For those of us who know that our families were among the many who had already dispersed from the ancient homeland before they emigrated it is interesting to note that even O’Meagher’s group, with several of his sons attending university in Dublin, were no longer based in the Roscrea (Ikerrin) area of Tipperary by the late 1800s. In 1659 Sir William Petty’s census had already showed Meaghers in several neighboring areas of Ireland (Our Mileasian Origins).

We do well to read the very helpful 1993 article by William J. Hayes, O Meagher, Meagher and Maher – and their dispersal in Tipperary, which can be purchased from the Tipperary Historical Society. He explained the tendency for many of the Meaghers to have aligned with the powerful Normans, particularly the Butlers who remained Catholic, and thus retain much of their property over centuries of struggle, at least into the seventeenth century. After Cromwell, however, all bets were off. Excerpts from this article are archived on RootsWeb. O’Meagher also chronicled the dispersion from northeast Tipperary through his accumulation of data, including details of many eighteenth and nineteenth century Meaghers/Mahers who left to join foreign military units or settle in America.

If we find that our relatives had traveled over the Slieve Bloom Mountains into Laois or Offaly, scattered throughout the rest of Tipperary or crossed the borders into Kilkenny and Carlow, we wonder what led them there and how many generations had roots in those places. Did they choose to leave as so many of us change locations throughout our own lives? Was survival through farming too difficult to maintain in their family? Did the inheritance laws make it impossible for most of the children to remain within their original neighborhoods? Did they marry someone from another county? Anciently, were at least some of them among those who had once taken to the hills to hide out and to fight? O’Meagher accounted multiple occurrances of Meagher/Maher rebel action and the need for pardons of one kind or another. He noted the caveat in King Henry VIII’s issuing of pardons, “Provided that if any of those persons be of the Nation or Sept of the O’Meaghers, who were proclaimed traitors and rebels, the pardons to be of no effect in favour of such.”

So many Irish came to America as outlaws, slaves, or indentured servants and worked in obscurity, likely experiencing life in conditions worse than those which they left. Before the Famine, however, some were affluent enough to choose to make the trip across the sea and begin anew on equal footing in the Protestant communities of America, long populated by those still aligned to British sentiments about the Irish, in general, and about Catholics in particular. Had these Catholic immigrants been middlemen or related to one in Ireland? Had they married into families that had somehow retained a semblance of wealth or at least maintained some financial stability? Had their families been merchants, one trade allowed to Catholics? Had those from Kilkenny worked in the Ormond factory? What must it have been like to try to blend into a new world and assimilate as quickly as possible and still manage to help bring others over and begin the forbidden first Catholic churches?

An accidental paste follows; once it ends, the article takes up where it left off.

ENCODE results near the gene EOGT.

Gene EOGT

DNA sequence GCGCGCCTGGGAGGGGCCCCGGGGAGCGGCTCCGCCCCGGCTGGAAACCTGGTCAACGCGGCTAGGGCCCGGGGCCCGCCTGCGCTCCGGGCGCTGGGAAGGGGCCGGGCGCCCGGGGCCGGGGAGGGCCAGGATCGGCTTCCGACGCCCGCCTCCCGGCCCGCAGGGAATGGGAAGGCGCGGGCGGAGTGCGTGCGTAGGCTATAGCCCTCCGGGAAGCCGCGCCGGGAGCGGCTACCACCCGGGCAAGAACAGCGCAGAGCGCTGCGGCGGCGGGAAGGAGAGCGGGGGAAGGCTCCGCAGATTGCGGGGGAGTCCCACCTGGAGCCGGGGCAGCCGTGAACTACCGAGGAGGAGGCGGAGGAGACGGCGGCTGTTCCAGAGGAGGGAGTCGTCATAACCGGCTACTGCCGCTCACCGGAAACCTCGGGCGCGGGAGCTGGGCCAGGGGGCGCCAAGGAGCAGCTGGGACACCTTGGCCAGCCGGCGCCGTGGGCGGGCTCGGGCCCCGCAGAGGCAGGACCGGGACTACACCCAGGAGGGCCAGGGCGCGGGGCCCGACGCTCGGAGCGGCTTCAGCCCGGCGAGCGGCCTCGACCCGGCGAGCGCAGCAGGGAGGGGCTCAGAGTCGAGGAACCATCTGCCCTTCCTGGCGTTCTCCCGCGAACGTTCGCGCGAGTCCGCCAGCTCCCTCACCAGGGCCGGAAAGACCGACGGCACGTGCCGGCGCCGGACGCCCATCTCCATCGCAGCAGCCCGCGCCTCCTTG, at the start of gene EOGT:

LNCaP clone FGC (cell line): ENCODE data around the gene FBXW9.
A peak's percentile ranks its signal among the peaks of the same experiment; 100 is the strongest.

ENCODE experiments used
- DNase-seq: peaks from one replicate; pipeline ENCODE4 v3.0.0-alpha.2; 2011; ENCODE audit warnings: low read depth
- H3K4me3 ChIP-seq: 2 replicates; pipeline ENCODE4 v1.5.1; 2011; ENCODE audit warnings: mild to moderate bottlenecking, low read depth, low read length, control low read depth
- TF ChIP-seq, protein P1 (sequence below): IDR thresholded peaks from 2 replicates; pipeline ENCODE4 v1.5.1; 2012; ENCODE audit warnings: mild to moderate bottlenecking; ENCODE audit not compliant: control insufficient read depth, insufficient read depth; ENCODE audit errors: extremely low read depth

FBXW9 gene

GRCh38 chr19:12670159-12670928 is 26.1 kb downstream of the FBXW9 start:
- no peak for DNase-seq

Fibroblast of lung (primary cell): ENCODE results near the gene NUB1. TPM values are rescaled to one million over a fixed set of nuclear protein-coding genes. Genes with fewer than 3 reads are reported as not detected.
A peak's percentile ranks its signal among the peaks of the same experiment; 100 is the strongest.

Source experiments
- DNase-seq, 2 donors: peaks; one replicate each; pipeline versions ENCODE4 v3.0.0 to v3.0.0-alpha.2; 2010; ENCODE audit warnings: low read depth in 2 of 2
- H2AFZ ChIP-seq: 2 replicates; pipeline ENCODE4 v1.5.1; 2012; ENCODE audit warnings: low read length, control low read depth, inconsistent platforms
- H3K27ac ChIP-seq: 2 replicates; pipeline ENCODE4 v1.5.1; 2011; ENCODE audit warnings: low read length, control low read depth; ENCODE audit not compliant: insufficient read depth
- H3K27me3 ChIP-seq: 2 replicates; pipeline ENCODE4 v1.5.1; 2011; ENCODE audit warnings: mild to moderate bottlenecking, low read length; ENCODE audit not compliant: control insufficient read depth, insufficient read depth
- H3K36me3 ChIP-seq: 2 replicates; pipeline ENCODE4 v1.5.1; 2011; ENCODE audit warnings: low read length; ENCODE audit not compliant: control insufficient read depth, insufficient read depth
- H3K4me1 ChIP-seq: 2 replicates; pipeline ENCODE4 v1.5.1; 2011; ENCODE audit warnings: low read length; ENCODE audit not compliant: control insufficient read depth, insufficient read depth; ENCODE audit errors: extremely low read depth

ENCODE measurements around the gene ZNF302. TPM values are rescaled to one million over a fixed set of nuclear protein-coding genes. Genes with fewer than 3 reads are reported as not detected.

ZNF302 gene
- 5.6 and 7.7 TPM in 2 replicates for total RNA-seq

When we wish to play the record of Irish history and locate our families amid it, where we drop the needle matters. We need to consider every fact in light of what else was going on at that point in time in Ireland and in the location into which they would emigrate. Much of that, sadly, revolves around religion, in ways similar to the major struggles between countries that exist today. Then, as today, there were open minds seeking peace on both sides of each conflict, and the fundamentalists on either side began quickly to resemble each other. We must study what we find, however, in its own context. With the Meaghers, history seems to center around land and religion.

Catastrophic events make significant changes from one century to the next, but the seemingly small details in the decades surrounding someone’s departure from Ireland may help to shed the most light. Having thoroughly scoured the “ground zero” of the place to which my ancestors relocated and their presence within it, I hope to still learn more about the events surrounding the time and area that they left in the Old Sod.

©2013 Janet Maher / Sinéad Ní Mheachair

All Rights Reserved


Dunphy, Ger and Christy O’Shea, Ballinakill, A Journey Through Time, Freshford, Co. Kilkenny, Ireland: Barnaville Print and Graphics, 2002.

Hayes, William J., “O Meagher, Meagher and Maher – and their dispersal in Tipperary,” Tipperary Historical Journal, Thurles, Co. Tipperary, Ireland: Leinster Leader, Ltd., 1993. Excerpts online.

Maher, Janet, From the Old Sod to the Naugatuck Valley: Early Irish Catholics in New Haven County, Connecticut, Baltimore, MD: Apprentice House, 2012 [This book is 400 pages and includes 336 images. It may be obtained at: Mattatuck Museum, Waterbury, CT; Naugatuck Historical Society, Naugatuck, CT; and Quinnipiac University Bookstore, Mount Carmel Branch, Hamden, CT. In Baltimore it may be purchased from Loyola University Bookstore and The Ivy Bookshop. Online it may be purchased from Amazon.comBarnes and NobleAmazon UK, and from me via Paypal or by check (P.O. Box 40211, Baltimore, MD, 21212).]

O’Hart, John, Irish Pedigrees: or, The Origin and Stem of The Irish Nation, Fifth Edition in Two Volumes, Dublin, Ireland: James Duffy and Co., Ltd., 1892. Online.

O’Meagher, Joseph Casimir, Some Historical Notices of the O’Meaghers of Ikerrin,   Library of Congress, Washington, D.C., American Edition: NY, 1890. Online.